Children who have difficulty being part of a back-and-forth conversation may be having difficulty with emotional awareness and emotional reciprocity. Emotional awareness and reciprocity means knowing your own feelings about a topic, being able to read other’s emotions, and offering emotional support as needed.
Young children use words like sad and happy. They notice if someone else is crying or upset. Children with social reciprocity offer comfort and ask questions about people’s feelings. As they get older, children get better and better at identifying and understanding a vast range of emotions. Children and teenagers can express and understand complex emotional states.
Some children seem to be disconnected emotionally. If you ask how they feel, you get “I don’t know” as a response. Your child may say he “never thinks about feelings.” He might puzzle over the question or give a highly intellectual answer.
What do challenges with Empathy look like?
- Not understanding why someone is crying?
- Having trouble understanding other people’s emotions?
- Misidentifying emotions of characters in a book?
- Noticing every tiny detail in a story but not the perspective of characters?
- Seeming to lack empathy?
- Not showing care and concern for others?
- Making rude comments to peers without realizing it?
- Getting in trouble for pushing kids out of his or her way in line for recess?
- Not knowing how to respond to the emotions of peers? For example, if a friend cries about grandma passing away, might your child miss the opportunity to offer comfort and instead say, “Well, she was really old” or “that’s the life cycle”?
Why is Empathy happening?
Empathy is the ability to understand and care about the emotions of other people. The social skill of empathy is not the same as caring about others and how they feel. Many individuals care about others, but empathy requires the ability to truly understand others’ feelings and how to offer support to them. Empathy is involved in making strong connections with others. For example, if a child with empathy notices a child all alone on the playground, he may go over and invite him to play with the group. A young child who lacks empathy may not understand why another child cries and may simply be annoyed. An adult or teen may not understand why a friend is mad or sad and may not realize if a comment was unintentionally hurtful. Someone with low empathy may struggle to show care and concern for others and may have a hard time forming close friendships.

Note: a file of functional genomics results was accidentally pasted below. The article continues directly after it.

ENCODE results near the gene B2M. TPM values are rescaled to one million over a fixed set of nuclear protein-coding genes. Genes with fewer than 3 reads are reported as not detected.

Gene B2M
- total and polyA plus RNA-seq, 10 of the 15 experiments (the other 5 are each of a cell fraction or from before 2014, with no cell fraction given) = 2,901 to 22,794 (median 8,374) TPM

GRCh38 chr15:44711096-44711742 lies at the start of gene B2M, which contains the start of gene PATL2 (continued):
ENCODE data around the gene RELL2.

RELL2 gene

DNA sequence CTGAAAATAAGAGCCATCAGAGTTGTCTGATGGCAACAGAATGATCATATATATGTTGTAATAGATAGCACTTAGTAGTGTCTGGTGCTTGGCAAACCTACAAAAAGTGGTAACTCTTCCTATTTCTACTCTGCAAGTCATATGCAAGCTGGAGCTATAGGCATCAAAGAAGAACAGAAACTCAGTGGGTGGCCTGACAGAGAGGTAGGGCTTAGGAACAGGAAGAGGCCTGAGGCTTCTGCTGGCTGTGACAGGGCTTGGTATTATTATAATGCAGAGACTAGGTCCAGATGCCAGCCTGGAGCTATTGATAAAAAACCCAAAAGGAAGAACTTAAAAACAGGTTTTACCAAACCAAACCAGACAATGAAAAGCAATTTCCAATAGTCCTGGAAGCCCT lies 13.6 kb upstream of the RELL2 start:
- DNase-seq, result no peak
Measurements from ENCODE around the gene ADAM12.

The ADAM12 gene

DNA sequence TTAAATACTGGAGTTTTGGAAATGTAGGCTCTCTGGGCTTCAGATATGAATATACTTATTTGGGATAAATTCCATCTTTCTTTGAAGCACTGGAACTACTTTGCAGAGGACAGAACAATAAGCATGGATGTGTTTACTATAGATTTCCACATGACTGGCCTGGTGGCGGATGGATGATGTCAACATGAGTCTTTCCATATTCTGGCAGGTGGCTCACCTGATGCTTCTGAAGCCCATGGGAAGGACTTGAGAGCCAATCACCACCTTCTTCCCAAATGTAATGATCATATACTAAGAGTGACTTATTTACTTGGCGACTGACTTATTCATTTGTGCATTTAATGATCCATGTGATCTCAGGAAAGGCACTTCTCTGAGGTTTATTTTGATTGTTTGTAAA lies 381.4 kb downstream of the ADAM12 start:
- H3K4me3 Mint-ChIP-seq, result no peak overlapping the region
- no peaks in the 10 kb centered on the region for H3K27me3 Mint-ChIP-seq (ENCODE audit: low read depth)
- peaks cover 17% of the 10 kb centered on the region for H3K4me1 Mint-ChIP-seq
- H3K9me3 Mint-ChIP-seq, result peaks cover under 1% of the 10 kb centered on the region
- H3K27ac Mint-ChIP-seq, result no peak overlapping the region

How can I manage Empathy at home?
To help your child with empathy, practice with storybook characters and movie actors. You can read stories with a younger child and discuss the plot afterward, focusing on the emotions and not just on the details of the story. Try watching a T.V. show with no volume and see if your child can guess how the characters are feeling.
Comment on your own feelings and why you feel that way. “Mom is really stressed out because of this traffic. I’m going to take a deep breath and try to find a fun song for us to listen to on the radio.”
It can be helpful to name and label your child’s feelings and to help him determine what may have triggered that emotion. For example, “You look really excited, and you have a lot of energy. I wonder if you are excited about Mary’s birthday.”
Research shows that labeling strong emotions can help to bring down the intensity, which is the foundation of the new term ‘name it to tame it’ by Dan Siegel and Tina Payne-Bryson . For more significant problems with empathy, it would be a good idea to reach out to the school counselor or school psychologist and to consider having your child join a lunch bunch or social skills group to practice empathy skills.
If your child really struggles with the empathy needed to form friendships, it may be worthwhile to consider an evaluation with a psychologist. It is possible that your child has an underlying disability that is at the root of these challenges.
How can Clear Child Psychology help with Empathy?
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